ICD codes for this disease: ICD codes are internationally valid medical diagnosis codes. They are found e.g. in medical reports or on incapacity certificates. C56D39C57ArtikelübersichtEierstockkrebs
- Causes and risk factors
- Examinations and diagnosis
- Disease course and prognosis
Ovarian Cancer: Description
Ovarian cancer (med. Ovarian cancer) is a malignant ovarian tumor. These lie to the left and right of the uterus and have a relatively large amount of space - because during the female cycle, their position and size changes a bit. Therefore, an ovarian tumor usually causes symptoms only at an advanced stage and is often noticed late. In about 50 percent of cases, the cancer affects both ovaries.
Physicians distinguish so-called germinal stromal tumors from cancer that arises from the ovarian cells themselves. This form of tumor develops from embryonic germinal cords. 15 to 20 percent of ovarian tumors arise in this way. An example is the Brenner tumor, a roundish, up to several centimeters large tumor, which is usually benign and degenerate only in 0.5 to 9 percent of cases.
Malignant ovarian cancer quickly forms secondary ulcers, called metastases. These spread mainly within the abdominal cavity and the peritoneum. The blood and lymph channels can also affect the liver, lungs, pleura or lymph nodes.
The disease occurs in four stages, which are classified according to the so-called FIGO classification:
- FIGO I: Early stage. Ovarian cancer affects only the ovarian tissue. It can be an ovary or both ovaries affected.
- FIGO II: The tumor has already spread in the pelvis.
- FIGO III: The cancer has spread metastases into the peritoneum (med. Peritoneal Carcinoma) or in the lymph nodes.
- FIGO IV: Highly advanced stage. The tumor tissue is already outside the abdominal cavity. For example, distant metastases can arise in the lungs. You get there via the bloodstream or lymphatic system.
Most older women are affected by the disease after menopause. Before age 40, ovarian cancer rarely occurs. Ovarian cancer is the second most common cancer of the female reproductive system after breast cancer. Every year between 7000 and 8000 women are newly diagnosed in Germany, writes the Robert Koch Institute. The risk of developing a malignant tumor on the ovaries is thus 1.5 percent (one in 68 women is affected).
Other ovarian tumors
In the ovaries, tumors may also occur that are not due to degeneration of the ovarian cells - such as secondary tumors of other cancers. These include the Krukenberg tumor, which arises as a secondary tumor of gastric cancer.To the table of contents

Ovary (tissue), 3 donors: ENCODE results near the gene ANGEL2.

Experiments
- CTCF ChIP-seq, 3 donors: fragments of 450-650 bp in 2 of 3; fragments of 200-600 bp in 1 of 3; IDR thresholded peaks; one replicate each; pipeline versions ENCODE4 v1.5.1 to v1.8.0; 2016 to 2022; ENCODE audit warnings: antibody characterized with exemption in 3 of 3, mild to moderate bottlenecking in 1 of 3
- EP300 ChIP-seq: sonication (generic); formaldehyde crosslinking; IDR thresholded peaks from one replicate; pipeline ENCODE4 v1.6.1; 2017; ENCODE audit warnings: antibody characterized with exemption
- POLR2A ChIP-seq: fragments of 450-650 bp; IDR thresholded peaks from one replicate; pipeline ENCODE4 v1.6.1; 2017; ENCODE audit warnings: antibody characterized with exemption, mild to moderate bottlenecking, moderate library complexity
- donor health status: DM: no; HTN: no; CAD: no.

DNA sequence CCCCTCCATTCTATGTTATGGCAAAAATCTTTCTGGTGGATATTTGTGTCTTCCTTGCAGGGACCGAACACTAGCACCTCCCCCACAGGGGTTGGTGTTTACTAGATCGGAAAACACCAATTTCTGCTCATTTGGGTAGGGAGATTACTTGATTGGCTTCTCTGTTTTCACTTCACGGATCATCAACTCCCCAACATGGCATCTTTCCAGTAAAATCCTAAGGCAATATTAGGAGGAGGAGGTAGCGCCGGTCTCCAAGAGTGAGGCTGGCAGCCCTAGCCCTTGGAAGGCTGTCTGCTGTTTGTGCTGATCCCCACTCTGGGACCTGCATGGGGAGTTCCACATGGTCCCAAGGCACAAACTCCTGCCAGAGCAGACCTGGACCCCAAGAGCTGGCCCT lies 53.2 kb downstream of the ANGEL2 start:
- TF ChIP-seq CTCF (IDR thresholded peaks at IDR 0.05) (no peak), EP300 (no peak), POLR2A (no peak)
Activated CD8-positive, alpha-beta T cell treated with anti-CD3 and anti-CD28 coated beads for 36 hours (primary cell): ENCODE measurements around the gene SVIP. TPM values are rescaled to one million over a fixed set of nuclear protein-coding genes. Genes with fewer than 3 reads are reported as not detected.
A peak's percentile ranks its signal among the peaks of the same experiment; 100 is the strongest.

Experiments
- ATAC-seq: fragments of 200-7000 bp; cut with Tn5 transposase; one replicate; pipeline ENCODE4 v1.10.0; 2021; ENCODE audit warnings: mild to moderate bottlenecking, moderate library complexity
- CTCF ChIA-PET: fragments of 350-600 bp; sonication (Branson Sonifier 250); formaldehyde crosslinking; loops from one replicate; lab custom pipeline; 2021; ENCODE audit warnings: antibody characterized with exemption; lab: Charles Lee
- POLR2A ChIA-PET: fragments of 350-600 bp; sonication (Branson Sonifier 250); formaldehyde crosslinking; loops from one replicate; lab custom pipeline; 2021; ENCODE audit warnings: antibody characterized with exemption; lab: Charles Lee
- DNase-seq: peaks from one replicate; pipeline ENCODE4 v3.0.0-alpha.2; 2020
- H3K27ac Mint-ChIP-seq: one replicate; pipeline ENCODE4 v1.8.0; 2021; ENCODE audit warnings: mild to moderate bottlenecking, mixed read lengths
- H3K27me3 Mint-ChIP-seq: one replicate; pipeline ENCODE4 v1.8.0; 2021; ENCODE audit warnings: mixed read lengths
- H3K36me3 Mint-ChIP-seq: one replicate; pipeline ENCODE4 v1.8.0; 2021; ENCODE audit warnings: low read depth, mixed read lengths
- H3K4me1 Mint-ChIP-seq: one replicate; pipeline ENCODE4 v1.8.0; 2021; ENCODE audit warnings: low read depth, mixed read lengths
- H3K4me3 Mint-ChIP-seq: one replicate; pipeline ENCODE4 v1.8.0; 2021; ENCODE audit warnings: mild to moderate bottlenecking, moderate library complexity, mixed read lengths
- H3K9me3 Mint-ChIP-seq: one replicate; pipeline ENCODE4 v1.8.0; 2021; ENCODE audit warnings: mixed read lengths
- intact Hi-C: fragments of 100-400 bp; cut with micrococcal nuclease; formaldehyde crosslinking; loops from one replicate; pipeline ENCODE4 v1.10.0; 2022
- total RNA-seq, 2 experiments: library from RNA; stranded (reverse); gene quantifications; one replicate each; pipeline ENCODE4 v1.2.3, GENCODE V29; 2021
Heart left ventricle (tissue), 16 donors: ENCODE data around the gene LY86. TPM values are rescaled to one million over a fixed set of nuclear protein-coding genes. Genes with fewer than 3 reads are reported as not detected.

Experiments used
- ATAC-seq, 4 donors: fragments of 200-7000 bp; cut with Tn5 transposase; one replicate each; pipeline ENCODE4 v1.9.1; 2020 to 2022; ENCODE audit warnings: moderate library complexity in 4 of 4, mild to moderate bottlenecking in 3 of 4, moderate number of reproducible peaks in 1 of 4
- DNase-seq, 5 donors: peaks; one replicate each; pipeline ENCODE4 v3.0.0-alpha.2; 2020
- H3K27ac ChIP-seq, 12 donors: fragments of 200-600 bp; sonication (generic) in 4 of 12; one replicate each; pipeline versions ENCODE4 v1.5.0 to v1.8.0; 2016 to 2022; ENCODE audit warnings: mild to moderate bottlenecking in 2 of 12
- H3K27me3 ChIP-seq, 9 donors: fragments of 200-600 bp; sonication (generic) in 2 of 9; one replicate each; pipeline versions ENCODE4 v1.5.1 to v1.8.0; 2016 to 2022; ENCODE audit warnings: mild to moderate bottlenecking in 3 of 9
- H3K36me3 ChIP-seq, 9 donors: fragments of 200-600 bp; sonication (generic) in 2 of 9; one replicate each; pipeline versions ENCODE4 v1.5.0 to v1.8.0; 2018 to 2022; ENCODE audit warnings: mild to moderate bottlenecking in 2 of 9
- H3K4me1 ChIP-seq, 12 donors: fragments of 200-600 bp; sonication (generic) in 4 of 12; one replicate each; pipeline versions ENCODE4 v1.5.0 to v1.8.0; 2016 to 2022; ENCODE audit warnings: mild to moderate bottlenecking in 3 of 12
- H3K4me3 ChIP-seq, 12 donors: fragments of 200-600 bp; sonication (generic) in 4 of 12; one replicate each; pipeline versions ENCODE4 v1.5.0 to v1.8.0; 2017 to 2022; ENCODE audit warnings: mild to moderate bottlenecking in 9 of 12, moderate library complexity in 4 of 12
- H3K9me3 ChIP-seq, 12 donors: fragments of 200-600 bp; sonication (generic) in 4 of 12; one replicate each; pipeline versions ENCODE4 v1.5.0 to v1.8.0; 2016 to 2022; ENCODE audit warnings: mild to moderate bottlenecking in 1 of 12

Ovarian cancer: symptoms
Everything important to the typical signs of ovarian cancer read in the article Ovarian Cancer Symptoms.To the table of contents
Ovarian cancer: causes and risk factors
Like almost every type of cancer, ovarian cancer arises from cells that grow unchecked. In the later stage, the tumor then forms metastases, which spread in the surrounding tissue, such as in the abdominal cavity. Why the cells degenerate is not known in detail. However, genetic factors seem to play a role, because ovarian cancer occurs familial and certain gene mutations (mutations) occur in cancer patients frequently. Furthermore, the number of female cycles plays a role in the pathogenesis. Women with a late first menstrual period and an early onset of menopause are therefore less likely to suffer from an ovarian tumor. This also applies to women who have been pregnant one or more times or who have used hormonal contraception over a longer period of time.
Genetic and environmental factors
Changes in the BRCA1 and BRCA2 genes significantly increase the risk of developing ovarian cancer. However, they were found only in a small proportion of the women affected. Further genetic factors are still the subject of research. Breast cancer patients also frequently have altered genes of the BRCA group (BReast CAncer). Women whose first-degree relatives have breast or ovarian cancer are at an increased risk of contracting. Harmful environmental influences and unhealthy diets can also play a role. There is evidence that overweight (obesity) increases the risk of disease.To the table of contents
Ovarian cancer: examinations and diagnosis
An initial indication of a tumor on the ovary is the palpation of the abdominal wall and the female reproductive organs. Usually follows an ultrasound examination (medical: sonography) of the abdominal region and the vagina. It already provides information about the size, location and condition of the cancerous tumors. It may also be possible to assess whether the tumor is benign or malignant. How far the disease has spread can be determined by computer or magnetic resonance imaging. Here, the doctor can detect metastases in the chest or abdomen. If there is any suspicion that the tumor has already affected the bladder or rectum, a cystoscopy or colonoscopy may be used. A reliable diagnosis is possible only after the examination of a tissue sample, which must be surgically removed beforehand (medical: biopsy).
To assess the course of the disease, the doctor can measure specific tumor markers in the blood. As the amount of these cellular proteins increases, this indicates increased metastases. After the surgical removal of a tumor, the investigation can provide evidence of a tumor relapse, a so-called relapse.
For ovarian cancer, there is no statutory screening for prevention. However, regular gynecological examinations and vaginal ultrasound can help to detect the cancer at an early stage. In the discussion is also whether a blood test in combination with ultrasound could be a standard procedure to get early evidence of ovarian cancer.